Morality In Les Miserables

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Les Miserables: Morality and the Human Experience Les Miserables by Victor Hugo focuses on the interactions between people and society, as well as how the actions of a few can affect the whole. Jean Valjean, Javert, and Thenardier were catalysts for this novel, each in their own ways. By studying how their Hedonistic, Utilitarian, and Kant’s Categorical viewpoints evolved throughout the story, one can better understand the message that Hugo is conveying to the reader: that although love can completely change someone’s life, selfishness can do the same. Jean Valjean began with a very Hedonistic view on life, as was expected due to his time as a prisoner. In jail, it is an “every man for himself” mentality: they only look after themselves, because caring for others is a liability, an invitation to be considered “weak,” and a target. Valjean, beaten down by the 19 years that he spent behind bars, developed a distaste for the society that kept him in that cell. As Hugo writes, “If it were not outrageous that society should treat with such rigid precision those of its members who were most poorly endowed in the distribution of wealth that chance had made, and who were, therefore, most worthy of indulgence. These questions asked and decided, he condemned society and sentenced it. He sentenced it…show more content…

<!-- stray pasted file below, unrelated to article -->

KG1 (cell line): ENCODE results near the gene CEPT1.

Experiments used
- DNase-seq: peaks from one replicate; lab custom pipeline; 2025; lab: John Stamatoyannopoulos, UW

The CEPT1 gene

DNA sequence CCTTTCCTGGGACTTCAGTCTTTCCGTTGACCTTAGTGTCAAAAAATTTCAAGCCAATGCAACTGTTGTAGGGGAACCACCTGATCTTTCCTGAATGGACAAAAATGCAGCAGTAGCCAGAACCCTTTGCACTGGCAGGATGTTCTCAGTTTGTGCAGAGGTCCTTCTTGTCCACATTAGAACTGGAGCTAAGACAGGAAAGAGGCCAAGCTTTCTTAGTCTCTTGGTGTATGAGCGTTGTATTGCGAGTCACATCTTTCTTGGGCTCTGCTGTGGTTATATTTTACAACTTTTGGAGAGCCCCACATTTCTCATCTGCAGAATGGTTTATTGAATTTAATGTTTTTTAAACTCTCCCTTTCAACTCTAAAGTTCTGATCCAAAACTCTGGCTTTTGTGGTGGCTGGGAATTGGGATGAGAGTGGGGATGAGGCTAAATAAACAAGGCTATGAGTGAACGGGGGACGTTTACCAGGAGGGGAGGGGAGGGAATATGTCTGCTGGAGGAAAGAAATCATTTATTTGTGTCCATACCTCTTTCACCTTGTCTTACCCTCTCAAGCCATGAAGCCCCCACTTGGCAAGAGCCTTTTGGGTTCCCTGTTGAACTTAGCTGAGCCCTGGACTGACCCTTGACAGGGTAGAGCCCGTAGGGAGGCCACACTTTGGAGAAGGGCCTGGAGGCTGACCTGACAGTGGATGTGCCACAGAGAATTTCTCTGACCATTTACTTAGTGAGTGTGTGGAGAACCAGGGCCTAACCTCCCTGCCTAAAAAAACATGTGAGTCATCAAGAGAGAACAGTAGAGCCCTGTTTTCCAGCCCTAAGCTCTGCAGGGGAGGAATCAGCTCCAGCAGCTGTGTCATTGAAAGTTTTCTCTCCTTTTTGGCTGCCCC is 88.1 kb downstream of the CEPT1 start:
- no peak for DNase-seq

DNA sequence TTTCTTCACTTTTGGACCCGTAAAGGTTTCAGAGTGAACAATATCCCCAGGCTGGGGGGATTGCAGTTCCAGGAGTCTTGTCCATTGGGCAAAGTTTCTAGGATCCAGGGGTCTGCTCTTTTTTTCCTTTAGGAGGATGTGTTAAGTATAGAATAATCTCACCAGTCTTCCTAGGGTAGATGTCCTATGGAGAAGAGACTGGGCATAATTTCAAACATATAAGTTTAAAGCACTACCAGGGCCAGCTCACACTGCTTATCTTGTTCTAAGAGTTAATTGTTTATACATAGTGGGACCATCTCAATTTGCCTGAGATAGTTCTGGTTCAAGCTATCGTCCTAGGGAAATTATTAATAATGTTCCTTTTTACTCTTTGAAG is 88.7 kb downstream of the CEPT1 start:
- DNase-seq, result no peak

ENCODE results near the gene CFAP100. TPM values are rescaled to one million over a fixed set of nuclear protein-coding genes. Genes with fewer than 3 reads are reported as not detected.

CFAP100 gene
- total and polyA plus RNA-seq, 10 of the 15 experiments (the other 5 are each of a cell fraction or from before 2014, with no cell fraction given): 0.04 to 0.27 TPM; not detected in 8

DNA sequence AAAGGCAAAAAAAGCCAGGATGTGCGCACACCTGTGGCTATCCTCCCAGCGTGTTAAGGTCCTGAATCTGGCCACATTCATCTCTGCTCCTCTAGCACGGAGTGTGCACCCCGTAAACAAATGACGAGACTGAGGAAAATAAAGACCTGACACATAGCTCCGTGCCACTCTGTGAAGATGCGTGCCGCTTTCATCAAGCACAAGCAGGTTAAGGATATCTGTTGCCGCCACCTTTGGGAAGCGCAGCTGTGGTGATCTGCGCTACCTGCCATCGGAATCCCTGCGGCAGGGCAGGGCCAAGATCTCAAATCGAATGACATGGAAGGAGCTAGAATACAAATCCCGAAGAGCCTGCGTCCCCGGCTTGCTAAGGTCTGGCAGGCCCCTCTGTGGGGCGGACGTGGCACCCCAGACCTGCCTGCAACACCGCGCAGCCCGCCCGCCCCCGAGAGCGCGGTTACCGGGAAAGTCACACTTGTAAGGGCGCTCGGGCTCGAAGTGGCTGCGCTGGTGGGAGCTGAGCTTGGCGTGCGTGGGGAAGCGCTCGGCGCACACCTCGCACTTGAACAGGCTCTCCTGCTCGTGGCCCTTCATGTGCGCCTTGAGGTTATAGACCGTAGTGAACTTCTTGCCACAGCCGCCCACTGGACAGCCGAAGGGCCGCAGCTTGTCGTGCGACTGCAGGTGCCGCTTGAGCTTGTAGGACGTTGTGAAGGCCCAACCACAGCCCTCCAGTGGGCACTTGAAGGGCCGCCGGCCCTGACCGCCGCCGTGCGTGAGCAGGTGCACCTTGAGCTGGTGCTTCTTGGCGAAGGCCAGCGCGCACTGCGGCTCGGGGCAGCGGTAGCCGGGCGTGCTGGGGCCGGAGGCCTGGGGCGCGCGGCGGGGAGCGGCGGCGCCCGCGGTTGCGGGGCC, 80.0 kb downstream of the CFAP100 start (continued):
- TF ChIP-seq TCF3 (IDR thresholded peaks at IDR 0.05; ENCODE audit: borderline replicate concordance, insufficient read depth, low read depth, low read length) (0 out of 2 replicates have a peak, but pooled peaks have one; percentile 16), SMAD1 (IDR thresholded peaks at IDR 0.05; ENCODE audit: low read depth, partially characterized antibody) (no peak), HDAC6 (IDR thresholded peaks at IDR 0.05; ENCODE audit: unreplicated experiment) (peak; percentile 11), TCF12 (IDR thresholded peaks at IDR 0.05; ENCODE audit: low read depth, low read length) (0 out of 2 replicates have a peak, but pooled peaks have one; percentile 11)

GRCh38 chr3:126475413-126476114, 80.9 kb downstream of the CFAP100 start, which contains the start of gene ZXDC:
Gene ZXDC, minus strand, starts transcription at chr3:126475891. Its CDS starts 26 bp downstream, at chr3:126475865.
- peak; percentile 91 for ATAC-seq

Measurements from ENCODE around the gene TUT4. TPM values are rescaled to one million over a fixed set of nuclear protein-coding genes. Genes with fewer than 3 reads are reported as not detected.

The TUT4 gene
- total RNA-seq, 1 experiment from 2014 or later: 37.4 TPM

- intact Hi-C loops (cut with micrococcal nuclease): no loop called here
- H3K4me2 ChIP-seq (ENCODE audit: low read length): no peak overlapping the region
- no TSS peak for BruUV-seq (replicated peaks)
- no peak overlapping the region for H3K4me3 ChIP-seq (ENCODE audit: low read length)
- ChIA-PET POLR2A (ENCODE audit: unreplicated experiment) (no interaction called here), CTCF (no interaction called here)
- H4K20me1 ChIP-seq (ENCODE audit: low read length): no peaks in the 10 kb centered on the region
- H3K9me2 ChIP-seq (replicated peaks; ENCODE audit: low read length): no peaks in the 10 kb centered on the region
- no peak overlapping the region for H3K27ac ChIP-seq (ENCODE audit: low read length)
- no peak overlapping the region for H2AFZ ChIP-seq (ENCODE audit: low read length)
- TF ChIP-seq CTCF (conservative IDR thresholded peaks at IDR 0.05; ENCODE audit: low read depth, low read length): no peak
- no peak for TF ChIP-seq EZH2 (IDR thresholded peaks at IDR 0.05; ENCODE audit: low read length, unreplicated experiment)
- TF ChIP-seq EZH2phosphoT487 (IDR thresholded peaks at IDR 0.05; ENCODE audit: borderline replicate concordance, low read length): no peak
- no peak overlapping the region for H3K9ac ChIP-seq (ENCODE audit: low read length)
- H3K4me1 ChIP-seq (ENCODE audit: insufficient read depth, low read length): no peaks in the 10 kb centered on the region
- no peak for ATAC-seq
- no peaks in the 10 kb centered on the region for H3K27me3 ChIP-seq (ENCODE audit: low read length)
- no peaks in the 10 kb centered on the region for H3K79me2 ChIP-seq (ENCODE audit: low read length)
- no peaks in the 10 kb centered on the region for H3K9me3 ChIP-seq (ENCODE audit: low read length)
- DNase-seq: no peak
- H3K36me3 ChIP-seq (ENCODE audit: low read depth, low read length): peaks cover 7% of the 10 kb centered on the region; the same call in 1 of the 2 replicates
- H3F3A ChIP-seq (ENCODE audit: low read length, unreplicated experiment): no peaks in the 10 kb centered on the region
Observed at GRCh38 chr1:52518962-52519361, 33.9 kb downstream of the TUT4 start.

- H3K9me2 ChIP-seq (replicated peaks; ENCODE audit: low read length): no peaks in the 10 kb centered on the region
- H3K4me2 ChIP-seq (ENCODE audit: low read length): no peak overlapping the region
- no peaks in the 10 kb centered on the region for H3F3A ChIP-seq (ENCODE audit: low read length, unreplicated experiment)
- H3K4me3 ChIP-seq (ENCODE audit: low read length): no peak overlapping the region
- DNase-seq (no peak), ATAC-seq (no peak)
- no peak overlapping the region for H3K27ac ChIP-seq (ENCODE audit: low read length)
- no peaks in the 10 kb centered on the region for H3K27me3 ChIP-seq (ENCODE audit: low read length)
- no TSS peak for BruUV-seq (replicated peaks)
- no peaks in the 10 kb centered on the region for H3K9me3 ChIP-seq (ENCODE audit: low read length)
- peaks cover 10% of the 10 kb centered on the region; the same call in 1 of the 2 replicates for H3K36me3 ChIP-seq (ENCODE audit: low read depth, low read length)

From Valjean’s shift from Hedonism to a selfless Utilitarian lifestyle, to Javert’s strict Kant’s Categorical moral code and Thenardier’s despicable Hedonistic life, each had a very real impact in the people they met and the course that the story took. It shows that based on one’s experiences, their lives could be greatly improved, or worsened. Hugo advocates to the reader to lead a Utilitarian lifestyle, but also urges the real impact that Hedonism and Kant’s Categorical has on society. One must always strive for good, but also accept the fact that sometimes evil and ignorance
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